Ex-Blenheim boss bounces back with Cementone buy

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The Independent Online
Lawrie Lewis, the Monte Carlo-based millionaire who founded Blenheim Exhibitions, marked his return to the London stock market yesterday when he acquired a 29.9 per cent stake in Cementone, a tiny chemicals company.

It is Mr Lewis's first large corporate move since he sold out of Blenheim in 1991. It also comes just weeks after he backed out of a consortium to buy Nottingham Forest football club at the last minute.

Speaking from Barcelona where his yacht is being re-fitted for next month's Monte Carlo Grand Prix, Mr Lewis said: "This is my first real day back at work since Blenheim five years ago. It's nice to be back in the driving seat."

Mr Lewis said he hoped to use Cementone as a vehicle to make acquisitions, which could include a football club: "I won't rule that out as the Nottingham Forest situation gave me a flavour for it. But there are not many opportunities left in the Premiership."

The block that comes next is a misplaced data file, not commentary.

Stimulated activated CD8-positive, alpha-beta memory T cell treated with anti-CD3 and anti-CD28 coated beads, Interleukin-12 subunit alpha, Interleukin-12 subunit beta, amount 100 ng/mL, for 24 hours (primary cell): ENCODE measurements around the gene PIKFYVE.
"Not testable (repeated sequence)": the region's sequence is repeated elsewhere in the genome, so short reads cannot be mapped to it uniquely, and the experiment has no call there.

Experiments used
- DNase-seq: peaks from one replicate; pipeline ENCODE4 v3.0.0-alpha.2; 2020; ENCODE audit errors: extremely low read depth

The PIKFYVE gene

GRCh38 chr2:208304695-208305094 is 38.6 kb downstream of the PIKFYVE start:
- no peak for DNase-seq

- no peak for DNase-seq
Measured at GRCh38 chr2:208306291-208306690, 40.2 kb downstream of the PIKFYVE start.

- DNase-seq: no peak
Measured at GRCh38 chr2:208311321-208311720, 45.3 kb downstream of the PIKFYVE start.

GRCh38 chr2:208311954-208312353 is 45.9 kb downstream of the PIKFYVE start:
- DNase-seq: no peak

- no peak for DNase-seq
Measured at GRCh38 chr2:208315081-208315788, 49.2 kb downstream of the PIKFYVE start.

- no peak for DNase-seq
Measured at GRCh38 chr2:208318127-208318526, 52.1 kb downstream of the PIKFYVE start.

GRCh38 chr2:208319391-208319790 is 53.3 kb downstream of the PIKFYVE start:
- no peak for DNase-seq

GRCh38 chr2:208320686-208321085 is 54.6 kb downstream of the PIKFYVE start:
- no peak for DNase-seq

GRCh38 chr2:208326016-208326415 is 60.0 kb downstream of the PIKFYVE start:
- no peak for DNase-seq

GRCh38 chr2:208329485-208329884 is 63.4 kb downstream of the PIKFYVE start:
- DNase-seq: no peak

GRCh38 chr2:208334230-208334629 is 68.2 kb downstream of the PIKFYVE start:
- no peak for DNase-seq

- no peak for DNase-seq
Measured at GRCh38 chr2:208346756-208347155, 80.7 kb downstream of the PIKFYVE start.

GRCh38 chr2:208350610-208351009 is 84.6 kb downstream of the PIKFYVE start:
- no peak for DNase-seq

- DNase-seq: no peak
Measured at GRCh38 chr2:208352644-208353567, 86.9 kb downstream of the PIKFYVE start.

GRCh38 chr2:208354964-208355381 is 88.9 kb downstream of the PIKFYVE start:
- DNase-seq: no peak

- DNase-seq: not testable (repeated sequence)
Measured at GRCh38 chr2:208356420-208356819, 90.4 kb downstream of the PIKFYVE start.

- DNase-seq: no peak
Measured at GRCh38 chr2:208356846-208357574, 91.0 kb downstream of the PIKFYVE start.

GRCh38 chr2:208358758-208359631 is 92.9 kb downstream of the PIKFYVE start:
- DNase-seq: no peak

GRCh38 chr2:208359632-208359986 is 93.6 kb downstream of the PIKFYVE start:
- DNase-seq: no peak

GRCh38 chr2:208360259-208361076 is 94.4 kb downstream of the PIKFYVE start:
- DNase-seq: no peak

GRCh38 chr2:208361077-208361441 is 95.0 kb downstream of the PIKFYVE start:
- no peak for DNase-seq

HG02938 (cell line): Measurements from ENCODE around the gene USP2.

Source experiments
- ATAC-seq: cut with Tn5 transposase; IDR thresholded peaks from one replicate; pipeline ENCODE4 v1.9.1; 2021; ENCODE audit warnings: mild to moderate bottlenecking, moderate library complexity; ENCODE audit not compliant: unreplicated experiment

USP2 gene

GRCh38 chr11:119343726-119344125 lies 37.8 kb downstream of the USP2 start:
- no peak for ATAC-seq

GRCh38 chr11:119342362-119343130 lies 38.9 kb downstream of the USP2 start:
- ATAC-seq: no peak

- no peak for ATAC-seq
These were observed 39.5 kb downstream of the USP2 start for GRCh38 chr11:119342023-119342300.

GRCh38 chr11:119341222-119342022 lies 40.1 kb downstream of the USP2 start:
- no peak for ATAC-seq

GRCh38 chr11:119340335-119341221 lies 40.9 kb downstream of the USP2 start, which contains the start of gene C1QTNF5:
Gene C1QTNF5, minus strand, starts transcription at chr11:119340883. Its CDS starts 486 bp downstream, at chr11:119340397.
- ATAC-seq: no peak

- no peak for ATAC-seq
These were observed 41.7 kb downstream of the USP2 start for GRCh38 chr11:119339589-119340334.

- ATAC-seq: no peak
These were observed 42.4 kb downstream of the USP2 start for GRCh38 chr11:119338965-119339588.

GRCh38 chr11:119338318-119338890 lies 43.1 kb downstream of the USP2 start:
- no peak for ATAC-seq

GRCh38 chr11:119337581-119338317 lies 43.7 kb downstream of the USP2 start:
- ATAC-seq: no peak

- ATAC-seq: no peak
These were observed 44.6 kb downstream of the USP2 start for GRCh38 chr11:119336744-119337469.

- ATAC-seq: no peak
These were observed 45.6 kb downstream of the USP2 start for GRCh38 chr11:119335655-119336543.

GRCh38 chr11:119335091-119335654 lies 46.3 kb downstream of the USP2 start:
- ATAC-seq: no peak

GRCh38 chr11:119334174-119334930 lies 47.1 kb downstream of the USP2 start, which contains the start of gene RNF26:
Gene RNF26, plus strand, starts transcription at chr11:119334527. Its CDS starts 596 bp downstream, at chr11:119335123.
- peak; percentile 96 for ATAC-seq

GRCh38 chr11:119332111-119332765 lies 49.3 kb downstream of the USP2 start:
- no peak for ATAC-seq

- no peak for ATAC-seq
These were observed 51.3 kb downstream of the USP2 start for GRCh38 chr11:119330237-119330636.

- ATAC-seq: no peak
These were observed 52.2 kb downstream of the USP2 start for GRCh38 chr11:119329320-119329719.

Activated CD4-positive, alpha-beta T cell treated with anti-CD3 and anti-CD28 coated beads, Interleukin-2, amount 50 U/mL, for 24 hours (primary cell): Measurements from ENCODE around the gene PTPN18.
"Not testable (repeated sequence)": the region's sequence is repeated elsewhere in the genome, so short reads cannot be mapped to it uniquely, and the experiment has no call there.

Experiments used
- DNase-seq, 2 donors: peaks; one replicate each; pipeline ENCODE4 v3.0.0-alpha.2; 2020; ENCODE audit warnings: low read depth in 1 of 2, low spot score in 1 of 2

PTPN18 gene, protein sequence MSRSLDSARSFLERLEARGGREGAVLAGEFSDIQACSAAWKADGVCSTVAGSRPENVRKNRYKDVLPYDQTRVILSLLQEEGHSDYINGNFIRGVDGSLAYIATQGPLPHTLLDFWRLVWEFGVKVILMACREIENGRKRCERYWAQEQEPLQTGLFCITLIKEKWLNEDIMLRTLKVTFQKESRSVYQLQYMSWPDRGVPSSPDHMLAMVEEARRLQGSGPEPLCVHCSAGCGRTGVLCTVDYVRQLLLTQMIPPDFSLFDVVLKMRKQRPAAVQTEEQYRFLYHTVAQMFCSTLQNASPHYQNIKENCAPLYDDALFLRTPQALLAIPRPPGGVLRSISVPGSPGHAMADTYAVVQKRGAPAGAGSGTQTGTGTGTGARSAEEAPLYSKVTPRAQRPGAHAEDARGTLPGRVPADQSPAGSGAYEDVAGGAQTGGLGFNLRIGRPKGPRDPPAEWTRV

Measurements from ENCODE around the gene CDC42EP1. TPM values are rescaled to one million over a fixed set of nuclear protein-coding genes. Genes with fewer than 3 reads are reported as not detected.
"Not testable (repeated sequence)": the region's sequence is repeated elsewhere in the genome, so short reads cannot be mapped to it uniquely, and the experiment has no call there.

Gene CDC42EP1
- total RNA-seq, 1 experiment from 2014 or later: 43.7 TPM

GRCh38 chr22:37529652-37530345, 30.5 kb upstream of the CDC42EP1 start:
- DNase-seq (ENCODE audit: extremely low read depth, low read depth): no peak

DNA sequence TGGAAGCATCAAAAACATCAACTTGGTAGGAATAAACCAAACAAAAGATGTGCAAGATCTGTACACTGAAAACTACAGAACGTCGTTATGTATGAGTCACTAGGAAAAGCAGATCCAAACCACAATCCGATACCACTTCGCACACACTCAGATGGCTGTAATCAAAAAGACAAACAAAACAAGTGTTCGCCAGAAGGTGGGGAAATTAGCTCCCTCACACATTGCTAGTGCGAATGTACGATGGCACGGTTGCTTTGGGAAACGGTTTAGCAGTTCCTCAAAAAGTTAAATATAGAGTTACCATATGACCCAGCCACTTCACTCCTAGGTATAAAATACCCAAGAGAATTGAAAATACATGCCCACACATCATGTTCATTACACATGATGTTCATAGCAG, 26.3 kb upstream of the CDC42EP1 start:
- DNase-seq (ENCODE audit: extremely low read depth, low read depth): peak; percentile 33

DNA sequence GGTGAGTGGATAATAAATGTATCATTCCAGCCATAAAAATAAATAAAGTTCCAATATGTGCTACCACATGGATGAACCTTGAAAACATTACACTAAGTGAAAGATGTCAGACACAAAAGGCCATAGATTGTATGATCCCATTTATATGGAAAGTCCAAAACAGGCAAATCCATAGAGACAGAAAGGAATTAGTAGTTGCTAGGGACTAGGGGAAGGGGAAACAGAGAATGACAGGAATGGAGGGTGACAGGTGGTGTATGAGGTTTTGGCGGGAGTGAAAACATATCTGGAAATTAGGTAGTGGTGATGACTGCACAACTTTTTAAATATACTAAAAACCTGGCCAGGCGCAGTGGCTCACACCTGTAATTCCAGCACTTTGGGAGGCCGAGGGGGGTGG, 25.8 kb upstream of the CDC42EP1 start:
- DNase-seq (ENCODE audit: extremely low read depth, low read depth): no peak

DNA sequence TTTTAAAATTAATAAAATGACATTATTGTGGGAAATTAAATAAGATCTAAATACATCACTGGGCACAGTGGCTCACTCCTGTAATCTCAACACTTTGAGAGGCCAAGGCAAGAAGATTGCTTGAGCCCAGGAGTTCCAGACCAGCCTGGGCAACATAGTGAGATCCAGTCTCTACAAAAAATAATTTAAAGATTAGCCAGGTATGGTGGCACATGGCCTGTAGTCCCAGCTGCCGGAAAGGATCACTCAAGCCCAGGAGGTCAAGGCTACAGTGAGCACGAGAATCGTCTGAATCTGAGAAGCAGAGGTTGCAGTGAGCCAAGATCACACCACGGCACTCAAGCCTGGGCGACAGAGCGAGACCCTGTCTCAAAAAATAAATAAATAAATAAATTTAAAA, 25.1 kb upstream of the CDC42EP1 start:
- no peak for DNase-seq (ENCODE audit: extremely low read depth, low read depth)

He said the proposal to buy the stake in Cementone from Vijay Mallya, the Indian entrepreneur who runs UB International, came while he was in the midst of the Forest negotiations.

Mr Lewis said he hoped to be nominated to the Cementone board next week. He would consider opportunities in the exhibitions sector if the right deal was available. Other possibilities could be in the media and leisure sectors.

Shares in Cementone soared 30 per cent to 60.5p on the news.

Mr Lewis's return to the market follows similar recent moves by former Blenheim chairman Neville Buch. Earlier this week Mr Buch emerged as a 21.9 per cent shareholder in Somic, a manufacturer of yarns and woven fabric. A few weeks previously he picked up a 29.9 stake in BBB, a small design firm he chairs. Mr Buch made pounds 25m from the sale of Blenheim to United News & Media in the pounds 600m deal last year.

Though Lawrie Lewis is resident in Monte Carlo it is thought he would like to spend more time here.

His interest in the Nottingham Forest takeover saga saw him briefly involved in two competing consortia bidding for control.